September saw the uranium price soar past its most recent high of $63.77, posted in February 2022 shortly after Russia invaded Ukraine, to reach a 12-year high. This represents the continuation of the bull market that began in 2016 and is supported by long-term structural tailwinds gaining notable momentum in 2023. We also believe these tailwinds have the power to endure for several years to come, and we explore them in more detail below.
1. Higher Uranium Demand Forecasts
The WNA released its biennial Nuclear Fuel Report in September, which industry professionals rely on for critical insights into the market. In this Report, the WNA increased its forecasted demand for uranium to nearly double by 2040.6 One of the key new contributors to this increase in demand was the Report’s inclusion of SMRs for the first time.
2. The Rise of Small Modular Reactors (SMRs)
SMRs represent a cutting-edge evolution in nuclear technology and have the potential to amplify nuclear energy’s role and boost uranium demand. The International Atomic Energy Agency (IAEA) characterizes “small” reactors as those with a capacity of up to 300 MW(e) per unit — roughly a third of conventional nuclear reactors’ size. The modular design of SMRs means components can be prefabricated in factories and transported for on-site assembly, reducing costs and construction time. This adaptability positions SMRs to deliver clean energy to areas previously out of reach for conventional nuclear plants and offers a promising approach to decarbonizing industrial processes.
SMRs represent a burgeoning technology, with various innovative designs in development worldwide. The heightened uranium demand from SMRs is anticipated to manifest toward decade’s end and intensify into the 2030s. The World Nuclear Association (WNA) projects that SMRs might constitute up to 5% of the global nuclear capacity by 2040. However, given the infancy of the SMR industry, predictions differ. For instance, a recent forecast by BMO suggests a potential of 9%.
3. The Uranium Contracting Cycle is Accelerating
Since Russia’s 2022 invasion of Ukraine, procurement strategies have come under sharp focus. While Russia contributes only 5% to global U3O8 production, it dominates with 27% of worldwide uranium conversion capacity and 39% of fuel enrichment. Even without formal sanctions on Russian uranium and with existing contracts still intact, utilities have proactively refrained from establishing new agreements with Russian entities. In 2022, due to Russia’s significant presence in conversion and enrichment, utilities prioritized these areas over U3O8.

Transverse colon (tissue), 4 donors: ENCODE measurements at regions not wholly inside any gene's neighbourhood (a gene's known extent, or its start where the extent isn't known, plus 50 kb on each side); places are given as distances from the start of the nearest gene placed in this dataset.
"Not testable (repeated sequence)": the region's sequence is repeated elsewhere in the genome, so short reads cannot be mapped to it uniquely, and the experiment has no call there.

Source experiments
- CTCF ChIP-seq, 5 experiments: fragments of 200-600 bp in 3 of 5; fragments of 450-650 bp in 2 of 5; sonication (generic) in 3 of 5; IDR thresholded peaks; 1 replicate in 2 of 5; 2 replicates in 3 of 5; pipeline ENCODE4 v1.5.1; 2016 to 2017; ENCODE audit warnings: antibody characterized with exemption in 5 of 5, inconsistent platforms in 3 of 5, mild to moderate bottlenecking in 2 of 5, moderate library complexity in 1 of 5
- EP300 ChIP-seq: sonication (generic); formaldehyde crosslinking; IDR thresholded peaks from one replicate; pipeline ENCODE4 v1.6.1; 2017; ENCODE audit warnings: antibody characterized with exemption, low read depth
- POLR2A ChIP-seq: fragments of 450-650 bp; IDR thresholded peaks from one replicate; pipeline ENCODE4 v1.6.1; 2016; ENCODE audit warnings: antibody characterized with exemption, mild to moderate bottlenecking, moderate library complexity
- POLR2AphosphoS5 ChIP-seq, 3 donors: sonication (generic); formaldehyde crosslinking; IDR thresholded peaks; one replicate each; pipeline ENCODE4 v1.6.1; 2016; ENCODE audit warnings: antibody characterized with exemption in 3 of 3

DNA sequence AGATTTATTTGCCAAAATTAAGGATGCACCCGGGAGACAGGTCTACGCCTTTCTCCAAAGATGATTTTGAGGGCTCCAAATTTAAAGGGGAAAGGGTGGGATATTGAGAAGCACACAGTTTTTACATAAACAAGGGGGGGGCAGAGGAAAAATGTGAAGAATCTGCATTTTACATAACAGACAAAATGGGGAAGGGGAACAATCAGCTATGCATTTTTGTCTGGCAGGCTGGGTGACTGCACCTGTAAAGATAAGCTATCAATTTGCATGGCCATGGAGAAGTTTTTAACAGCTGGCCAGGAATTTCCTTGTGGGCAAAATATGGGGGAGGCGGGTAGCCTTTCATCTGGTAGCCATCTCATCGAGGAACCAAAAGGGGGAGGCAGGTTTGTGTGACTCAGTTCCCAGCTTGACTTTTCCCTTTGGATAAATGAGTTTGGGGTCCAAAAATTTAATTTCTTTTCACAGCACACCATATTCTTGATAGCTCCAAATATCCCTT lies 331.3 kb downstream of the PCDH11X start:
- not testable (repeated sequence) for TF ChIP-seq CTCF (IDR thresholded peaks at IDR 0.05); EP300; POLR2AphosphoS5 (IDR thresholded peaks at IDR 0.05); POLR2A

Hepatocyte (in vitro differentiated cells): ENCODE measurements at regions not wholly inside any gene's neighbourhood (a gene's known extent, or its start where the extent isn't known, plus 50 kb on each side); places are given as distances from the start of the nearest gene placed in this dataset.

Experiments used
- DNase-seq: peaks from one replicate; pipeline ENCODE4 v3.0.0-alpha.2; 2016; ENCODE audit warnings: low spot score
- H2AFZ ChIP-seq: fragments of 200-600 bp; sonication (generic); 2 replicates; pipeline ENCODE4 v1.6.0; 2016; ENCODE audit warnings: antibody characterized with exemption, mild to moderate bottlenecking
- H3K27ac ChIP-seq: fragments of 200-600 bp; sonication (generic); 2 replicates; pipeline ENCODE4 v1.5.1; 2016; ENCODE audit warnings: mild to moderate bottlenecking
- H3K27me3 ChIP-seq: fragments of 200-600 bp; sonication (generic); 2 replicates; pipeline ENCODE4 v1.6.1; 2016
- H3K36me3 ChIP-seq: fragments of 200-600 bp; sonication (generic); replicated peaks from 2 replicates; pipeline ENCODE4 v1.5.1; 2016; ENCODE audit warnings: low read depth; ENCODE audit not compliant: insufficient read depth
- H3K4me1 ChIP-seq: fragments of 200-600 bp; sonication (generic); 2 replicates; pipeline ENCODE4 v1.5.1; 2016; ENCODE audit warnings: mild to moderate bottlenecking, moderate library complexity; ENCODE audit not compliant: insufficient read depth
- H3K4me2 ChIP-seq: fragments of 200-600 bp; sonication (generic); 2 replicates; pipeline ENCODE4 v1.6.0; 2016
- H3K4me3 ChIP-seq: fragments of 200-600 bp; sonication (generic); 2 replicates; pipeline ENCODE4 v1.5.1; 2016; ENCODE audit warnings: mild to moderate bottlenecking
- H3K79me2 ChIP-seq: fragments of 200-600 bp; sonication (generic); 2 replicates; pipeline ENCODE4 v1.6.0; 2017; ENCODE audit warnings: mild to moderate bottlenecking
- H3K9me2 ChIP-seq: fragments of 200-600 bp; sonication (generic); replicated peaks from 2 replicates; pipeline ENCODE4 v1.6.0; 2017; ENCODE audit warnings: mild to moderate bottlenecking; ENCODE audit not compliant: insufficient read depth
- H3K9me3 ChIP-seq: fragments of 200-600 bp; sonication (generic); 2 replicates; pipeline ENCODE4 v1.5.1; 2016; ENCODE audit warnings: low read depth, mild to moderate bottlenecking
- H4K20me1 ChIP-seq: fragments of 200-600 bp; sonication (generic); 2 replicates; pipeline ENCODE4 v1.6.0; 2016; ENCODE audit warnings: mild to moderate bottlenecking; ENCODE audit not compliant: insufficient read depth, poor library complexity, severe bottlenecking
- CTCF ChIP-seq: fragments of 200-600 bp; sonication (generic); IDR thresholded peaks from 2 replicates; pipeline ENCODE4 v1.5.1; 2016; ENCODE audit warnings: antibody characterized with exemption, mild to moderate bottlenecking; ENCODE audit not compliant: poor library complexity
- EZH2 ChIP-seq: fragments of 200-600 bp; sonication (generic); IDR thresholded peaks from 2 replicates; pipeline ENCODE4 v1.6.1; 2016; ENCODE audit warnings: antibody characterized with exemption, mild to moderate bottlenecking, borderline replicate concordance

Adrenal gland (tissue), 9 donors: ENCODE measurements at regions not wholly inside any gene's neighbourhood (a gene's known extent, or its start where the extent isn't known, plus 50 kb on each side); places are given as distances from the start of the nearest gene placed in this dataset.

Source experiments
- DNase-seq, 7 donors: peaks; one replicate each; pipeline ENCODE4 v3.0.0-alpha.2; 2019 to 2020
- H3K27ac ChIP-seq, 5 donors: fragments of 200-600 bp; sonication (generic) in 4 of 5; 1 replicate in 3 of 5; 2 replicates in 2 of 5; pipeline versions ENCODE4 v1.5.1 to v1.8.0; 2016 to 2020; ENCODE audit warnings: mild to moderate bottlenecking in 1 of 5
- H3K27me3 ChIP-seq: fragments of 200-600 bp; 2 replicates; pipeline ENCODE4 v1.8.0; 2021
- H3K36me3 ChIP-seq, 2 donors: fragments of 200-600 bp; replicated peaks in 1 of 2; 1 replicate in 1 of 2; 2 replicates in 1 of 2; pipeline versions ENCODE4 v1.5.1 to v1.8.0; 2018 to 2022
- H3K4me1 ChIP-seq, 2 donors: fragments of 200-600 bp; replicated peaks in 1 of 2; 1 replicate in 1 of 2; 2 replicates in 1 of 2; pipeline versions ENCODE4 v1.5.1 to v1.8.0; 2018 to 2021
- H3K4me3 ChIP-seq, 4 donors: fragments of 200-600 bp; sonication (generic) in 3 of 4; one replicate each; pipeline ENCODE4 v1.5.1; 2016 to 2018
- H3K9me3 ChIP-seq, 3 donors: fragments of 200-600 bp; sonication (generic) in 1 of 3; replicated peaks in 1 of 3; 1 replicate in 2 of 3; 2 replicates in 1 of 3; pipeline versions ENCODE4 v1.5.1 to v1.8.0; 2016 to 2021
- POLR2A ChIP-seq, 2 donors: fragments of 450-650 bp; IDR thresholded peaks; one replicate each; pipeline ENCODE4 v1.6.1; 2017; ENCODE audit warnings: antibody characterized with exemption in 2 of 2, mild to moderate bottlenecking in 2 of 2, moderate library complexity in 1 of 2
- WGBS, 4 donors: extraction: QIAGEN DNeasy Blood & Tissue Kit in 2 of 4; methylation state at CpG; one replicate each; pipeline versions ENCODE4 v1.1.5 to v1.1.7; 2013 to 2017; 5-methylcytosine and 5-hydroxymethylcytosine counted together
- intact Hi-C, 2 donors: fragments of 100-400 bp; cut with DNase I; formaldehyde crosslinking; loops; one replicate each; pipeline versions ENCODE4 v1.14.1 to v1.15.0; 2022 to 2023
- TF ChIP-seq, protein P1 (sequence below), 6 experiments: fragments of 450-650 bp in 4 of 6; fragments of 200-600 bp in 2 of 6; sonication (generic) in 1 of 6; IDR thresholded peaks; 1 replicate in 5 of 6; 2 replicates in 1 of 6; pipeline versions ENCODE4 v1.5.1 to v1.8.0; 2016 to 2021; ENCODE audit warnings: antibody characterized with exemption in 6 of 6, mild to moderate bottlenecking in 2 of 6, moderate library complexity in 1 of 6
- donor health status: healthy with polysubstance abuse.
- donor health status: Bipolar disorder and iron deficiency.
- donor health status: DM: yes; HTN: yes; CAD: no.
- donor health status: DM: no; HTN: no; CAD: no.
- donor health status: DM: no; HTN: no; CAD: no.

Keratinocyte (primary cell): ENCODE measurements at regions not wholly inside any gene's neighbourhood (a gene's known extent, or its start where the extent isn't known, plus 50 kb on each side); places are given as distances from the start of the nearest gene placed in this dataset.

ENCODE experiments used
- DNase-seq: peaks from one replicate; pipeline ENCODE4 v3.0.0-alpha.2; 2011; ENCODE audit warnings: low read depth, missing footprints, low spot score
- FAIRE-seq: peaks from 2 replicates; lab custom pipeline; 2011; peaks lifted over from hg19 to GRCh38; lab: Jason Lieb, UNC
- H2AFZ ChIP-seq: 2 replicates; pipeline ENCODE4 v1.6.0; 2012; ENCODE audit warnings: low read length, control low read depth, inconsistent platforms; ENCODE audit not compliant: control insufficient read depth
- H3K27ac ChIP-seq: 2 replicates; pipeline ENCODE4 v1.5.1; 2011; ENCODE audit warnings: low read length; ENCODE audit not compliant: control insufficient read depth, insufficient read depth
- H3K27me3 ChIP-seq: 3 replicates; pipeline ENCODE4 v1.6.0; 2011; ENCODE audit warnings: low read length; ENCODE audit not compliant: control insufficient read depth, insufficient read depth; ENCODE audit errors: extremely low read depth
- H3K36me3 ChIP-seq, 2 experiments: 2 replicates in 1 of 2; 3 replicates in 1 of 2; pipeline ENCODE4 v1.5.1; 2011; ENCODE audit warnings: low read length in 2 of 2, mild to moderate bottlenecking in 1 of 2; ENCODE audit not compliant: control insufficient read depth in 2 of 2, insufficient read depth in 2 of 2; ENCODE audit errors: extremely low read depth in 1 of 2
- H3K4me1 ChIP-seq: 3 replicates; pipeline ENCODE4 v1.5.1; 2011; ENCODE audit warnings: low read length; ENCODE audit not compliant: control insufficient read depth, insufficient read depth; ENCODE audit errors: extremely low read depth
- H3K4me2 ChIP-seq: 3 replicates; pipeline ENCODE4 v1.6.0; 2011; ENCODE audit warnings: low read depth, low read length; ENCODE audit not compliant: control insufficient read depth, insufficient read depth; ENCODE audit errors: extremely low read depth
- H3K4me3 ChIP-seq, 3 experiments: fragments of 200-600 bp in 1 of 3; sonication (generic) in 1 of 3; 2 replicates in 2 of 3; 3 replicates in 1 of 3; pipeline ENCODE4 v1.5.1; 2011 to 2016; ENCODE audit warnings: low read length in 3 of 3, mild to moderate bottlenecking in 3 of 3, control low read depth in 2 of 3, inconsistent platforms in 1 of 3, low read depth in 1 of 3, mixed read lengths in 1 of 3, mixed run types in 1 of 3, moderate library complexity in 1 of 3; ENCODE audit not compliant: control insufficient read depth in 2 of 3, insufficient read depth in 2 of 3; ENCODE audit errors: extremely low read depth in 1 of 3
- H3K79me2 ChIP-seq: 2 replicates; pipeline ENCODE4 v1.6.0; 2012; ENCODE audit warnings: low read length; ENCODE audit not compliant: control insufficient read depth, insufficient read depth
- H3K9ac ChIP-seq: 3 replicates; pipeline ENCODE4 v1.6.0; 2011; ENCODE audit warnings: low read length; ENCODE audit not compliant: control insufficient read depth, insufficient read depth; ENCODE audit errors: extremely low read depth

Today, the conversion and enrichment markets are still very tight, but some positive developments have occurred. In terms of conversion — when U₃O₈ is converted to UF₆ in preparation for enrichment — the market is nearly evenly divided between Russia’s Rosatom State Nuclear Energy Corporation (ROSATOM), France’s Orano SA, China National Nuclear Corporation (CNNC) and Canada’s Cameco Corporation. A few months ago, ConverDyn restarted in the United States to help address the conversion supply-demand imbalance and is expected to reach 11% of global UF6 production by 2026. In terms of enrichment — when gaseous UF₆ is used to enrich uranium to a U-235 concentration of about 3-5% — the majority of the capacity is split between ROSATOM, Urenco (UK), Orano and CNNC. Urenco and Orano, in particular, serve Western markets that plan to transition away from Russian conversion services. Both companies have also recently announced expansions in enrichment capabilities.
The costs of conversion and enrichment services skyrocketed after Russia invaded Ukraine. We believe these price increases, positive Western conversion and enrichment developments, and a potential shift from underfeeding to overfeeding have helped boost U3O8 prices. Although utilities remain conscious of the tight conversion and enrichment markets, they are expanding their focus to procuring U3O8.